In this article I decided to take a rather non-conventional approach to oil trading and to analyse the geopolitical aspect of the oil market and its implication for oil traders.

Oil has traditionally been at the center of international relations.

The control of the oil fields has been – and still is – a chess game.  Since two centuries nations have been fighting over this resource. First it was Britain who fought the Ottomans in World War I. Later it was the United States, which sought to impose several coups to control the oil in the Middle East. After the end of World War II, the United States sought to control the ‘Grand Area’ by which it would exert its political and economic dominance on nations to feed its ever growing consumer society. Lot of wars have been fought as a result: Iraq, Syria, Lebanon, Egypt, and Libya…

What is the situation now? Why a huge surge in oil prices related to geopolitical events is possible and how could it happen?

  • (1) Current geopolitical issues
  • (2) Their possible implications on oil prices

(1) Current geopolitical issues

  • Middle East in general

The Middle East is a political time bomb and has always been for the past 50 years. Iraq, Iran, Syria, Afghanistan, Yemen… Many countries are unstable or, at least, unpredictable.

  • Iran / US tensions

Embargo

Little reminder: in 2016 the U.S. and many other nations signed a comprehensive nuclear non-proliferation agreement with Iran. This agreement was one of the last diplomatic initiatives of the Obama administration.

Since, President Trump took put the Iran agreement at risk, stating it was a bad deal for the United States. Early into his administration, the rhetoric between the U.S. and Iranians has been increasing. The U.S. has put the theocracy on warning and Iran has responded with test firing missiles and military exercises.

There could be an escalation between the US and Iran leading to a new embargo. This could mean Iranian oil production would face difficulties to be sold on the international market. Keep in mind that Iran produces around 4 m b/d, take this quickly out of the market and you got a big deficit in production.

War

With the election of Donald Trump and the initiation of his anti-Iranian, anti-Muslim security counsel, the Iranian target that has long been on the list comes closer to being taken out. This is of prime importance for oil investors because the Strait of Hormuz is located in Iran. This is of prime importance for oil investors because the Strait of Hormuz is located in Iran. According to the EIA, the Strait of Hormuz shuttles some 25-30% of the world’s oil and may be threatened should the the outbreak of war occur.

  • Saudi-Arabia /Iran tensions

The recent OPEC deal was struck allowing Iran to continue to produce while other member nations took up the slack in the interest of a higher oil prices. This would not have happen in the past, when Saudi were not agreeing to any output cuts unless all members participated. Yet animosity between Iran and Saudi Arabia has not gone away and each party is distrustful of the other.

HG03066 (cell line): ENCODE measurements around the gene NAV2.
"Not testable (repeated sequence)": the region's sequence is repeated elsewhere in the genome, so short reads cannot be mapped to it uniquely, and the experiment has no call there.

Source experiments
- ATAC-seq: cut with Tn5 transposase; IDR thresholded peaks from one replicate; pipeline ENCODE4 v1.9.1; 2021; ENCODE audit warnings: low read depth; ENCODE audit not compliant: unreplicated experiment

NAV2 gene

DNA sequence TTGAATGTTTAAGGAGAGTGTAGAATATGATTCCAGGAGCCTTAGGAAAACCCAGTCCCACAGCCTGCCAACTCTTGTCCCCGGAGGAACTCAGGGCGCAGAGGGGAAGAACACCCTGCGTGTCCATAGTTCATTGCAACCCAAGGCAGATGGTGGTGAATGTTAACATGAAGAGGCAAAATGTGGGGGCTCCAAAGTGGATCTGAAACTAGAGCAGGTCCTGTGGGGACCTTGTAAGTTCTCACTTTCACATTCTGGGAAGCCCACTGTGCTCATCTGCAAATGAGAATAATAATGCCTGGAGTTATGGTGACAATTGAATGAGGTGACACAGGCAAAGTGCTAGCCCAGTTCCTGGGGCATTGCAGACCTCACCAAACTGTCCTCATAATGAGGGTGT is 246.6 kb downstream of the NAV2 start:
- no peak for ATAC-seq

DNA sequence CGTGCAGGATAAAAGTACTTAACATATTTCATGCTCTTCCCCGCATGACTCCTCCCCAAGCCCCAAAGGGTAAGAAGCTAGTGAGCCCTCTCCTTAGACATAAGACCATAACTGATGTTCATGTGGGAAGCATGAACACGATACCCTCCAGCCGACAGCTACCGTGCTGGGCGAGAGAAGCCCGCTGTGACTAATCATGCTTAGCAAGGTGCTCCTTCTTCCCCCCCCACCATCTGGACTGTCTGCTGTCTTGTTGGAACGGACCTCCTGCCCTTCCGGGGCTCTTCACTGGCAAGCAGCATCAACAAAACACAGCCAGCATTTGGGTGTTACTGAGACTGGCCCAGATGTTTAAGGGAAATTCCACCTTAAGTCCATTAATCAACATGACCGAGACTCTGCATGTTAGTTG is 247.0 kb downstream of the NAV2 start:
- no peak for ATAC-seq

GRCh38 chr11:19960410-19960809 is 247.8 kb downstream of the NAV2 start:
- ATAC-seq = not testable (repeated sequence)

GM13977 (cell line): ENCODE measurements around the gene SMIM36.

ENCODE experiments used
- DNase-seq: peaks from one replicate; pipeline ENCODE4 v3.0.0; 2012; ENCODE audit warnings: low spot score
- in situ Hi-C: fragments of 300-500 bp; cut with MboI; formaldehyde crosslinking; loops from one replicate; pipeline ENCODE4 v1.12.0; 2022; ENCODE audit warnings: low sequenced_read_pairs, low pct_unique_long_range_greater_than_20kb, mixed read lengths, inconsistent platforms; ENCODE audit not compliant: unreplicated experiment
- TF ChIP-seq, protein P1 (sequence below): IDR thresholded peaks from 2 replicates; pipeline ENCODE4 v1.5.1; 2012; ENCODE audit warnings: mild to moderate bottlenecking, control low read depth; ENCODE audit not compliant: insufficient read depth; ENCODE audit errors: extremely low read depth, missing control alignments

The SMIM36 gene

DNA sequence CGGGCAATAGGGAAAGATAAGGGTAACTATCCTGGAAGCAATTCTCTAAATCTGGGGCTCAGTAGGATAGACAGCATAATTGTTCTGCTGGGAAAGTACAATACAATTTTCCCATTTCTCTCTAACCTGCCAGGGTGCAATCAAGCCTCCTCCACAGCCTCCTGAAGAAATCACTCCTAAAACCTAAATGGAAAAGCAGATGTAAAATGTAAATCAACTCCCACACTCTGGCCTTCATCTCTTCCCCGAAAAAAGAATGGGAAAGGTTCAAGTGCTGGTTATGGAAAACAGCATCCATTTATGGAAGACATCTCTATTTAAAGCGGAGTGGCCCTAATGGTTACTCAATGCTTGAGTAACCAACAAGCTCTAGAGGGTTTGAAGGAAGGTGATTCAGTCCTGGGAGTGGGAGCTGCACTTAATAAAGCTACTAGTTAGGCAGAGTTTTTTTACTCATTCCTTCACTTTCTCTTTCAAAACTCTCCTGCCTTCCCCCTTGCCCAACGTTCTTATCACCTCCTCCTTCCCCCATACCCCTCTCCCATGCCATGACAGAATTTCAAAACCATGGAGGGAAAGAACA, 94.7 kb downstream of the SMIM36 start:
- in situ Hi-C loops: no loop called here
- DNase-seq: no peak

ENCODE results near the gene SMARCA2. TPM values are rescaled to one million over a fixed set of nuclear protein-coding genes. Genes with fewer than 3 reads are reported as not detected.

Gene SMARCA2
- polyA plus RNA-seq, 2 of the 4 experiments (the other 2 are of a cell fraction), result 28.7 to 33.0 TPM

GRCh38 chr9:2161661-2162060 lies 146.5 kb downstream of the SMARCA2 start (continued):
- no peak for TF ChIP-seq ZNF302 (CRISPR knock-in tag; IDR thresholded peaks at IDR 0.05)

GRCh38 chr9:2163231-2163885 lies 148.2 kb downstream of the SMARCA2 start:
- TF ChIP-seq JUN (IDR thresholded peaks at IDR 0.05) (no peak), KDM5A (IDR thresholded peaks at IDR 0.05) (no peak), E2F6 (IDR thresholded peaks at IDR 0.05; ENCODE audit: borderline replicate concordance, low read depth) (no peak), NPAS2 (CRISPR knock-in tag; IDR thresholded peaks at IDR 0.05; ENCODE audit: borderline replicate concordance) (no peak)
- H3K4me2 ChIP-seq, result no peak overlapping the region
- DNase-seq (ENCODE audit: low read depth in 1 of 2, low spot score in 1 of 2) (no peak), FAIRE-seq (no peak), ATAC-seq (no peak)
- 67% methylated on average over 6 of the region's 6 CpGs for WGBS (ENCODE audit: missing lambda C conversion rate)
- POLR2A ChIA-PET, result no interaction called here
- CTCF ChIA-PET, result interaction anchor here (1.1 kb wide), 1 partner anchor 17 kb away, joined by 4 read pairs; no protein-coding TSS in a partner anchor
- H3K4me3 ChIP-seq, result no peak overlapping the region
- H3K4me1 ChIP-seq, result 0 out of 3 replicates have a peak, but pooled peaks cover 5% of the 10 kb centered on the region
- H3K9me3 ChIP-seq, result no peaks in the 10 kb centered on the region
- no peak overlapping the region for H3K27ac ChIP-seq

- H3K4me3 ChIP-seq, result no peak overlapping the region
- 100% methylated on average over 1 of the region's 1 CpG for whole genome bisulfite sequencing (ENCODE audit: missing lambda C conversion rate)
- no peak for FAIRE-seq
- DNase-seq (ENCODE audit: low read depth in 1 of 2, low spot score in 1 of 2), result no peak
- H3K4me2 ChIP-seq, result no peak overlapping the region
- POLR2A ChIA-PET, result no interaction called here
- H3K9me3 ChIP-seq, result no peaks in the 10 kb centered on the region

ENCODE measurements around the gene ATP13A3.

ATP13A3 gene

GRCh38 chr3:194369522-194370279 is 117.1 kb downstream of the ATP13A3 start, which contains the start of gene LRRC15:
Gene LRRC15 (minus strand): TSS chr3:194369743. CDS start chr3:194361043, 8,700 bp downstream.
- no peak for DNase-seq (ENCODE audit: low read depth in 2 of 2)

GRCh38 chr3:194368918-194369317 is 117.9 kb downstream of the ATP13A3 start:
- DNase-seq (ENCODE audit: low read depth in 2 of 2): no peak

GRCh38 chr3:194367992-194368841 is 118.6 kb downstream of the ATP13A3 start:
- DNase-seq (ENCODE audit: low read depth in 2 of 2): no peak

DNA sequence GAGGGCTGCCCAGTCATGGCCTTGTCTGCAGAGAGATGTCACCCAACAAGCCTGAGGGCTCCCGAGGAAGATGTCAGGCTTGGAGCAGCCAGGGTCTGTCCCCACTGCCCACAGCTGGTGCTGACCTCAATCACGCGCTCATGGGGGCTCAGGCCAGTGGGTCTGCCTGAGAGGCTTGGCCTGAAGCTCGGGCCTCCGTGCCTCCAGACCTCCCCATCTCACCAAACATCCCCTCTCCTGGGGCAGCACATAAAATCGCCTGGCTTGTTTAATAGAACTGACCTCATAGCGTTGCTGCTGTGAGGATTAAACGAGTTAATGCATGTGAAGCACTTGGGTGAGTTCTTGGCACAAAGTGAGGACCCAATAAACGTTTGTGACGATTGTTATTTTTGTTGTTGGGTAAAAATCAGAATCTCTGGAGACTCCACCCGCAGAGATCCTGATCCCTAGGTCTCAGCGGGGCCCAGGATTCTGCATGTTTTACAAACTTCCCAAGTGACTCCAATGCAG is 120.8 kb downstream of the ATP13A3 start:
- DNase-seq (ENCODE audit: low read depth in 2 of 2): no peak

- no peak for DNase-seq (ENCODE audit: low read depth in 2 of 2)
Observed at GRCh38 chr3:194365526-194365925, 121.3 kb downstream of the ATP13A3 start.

There is a proxy war in Yemen that keep going between Saudi Arabia and Iran. Any increase in military operations in Yemen that borders with Saudi Arabia could cause an Iranian inspired and funded attack on Saudi production, refining and pipelines within the Kingdom.

There are many nations across the Middle East that fear of the rise of Iranian power and influence in the region. The Iranian theocracy spent decades with sanctions hanging over their heads therefore, the loss of revenue from their 4 million barrels of production per day will cause fewer problems for them than subversive action will hurt their neighbors in Saudi Arabia and the other Gulf States who are U.S. allies.

pipeline.jpgAbove: map of pipeline installations in the Middle East

Iran’s strategic geographic position in the Persian Gulf could threaten critical logistical routes for the energy commodity that would impact world supplies and availability. Iran could potentially disrupt the locations that transport oil throughout the energy rich region.

  • Russia / Europe tensions

One issue that people tend to overlook: the Russian growing nationalism and expansionism.

  • Trump

Last but not least, I think Trump could be categorized as a “Geopolitical issue”.

You can’t predict his action but you can be sure of one thing: it would results in a surge in oil price.

Why so?

Trump and his government / personal connections are strongly enticed to push oil prices higher. Ten years ago Bush connections to the oil industry played a major role in the US Middle East policy. The face is different but the underlying interests are the same – the oil industry has strong leverage in the US government and will do what it could to use them for its own agenda.

 


(2) Their possible implications on oil prices

  • Quick history of past geopolitical events and their results on oil prices 

We have not seen a dramatic upside spike in the price of crude oil in many years.

The last time the price doubled in a matter of minutes was in 1990 when Saddam Hussein marched into Kuwait shocking the oil market causing the price to double from $20 to $40 per barrel in a matter of hours.

  • What could happen in 2017? 

There is a rising chance for a significant spike in the price of oil that results from increasing political tension in the Middle East region. The diplomatic solution to Iranian petulance in the region has changed dramatically under the new U.S. administration which is likely to take military action first and ask questions and negotiate later.

  • I believe a price spike could take crude oil futures back to the $80 level on a short-term basis.
  • However, like in 1990, any dramatic price spike from hostile action is likely to be short-lived – be prepared to take profits quickly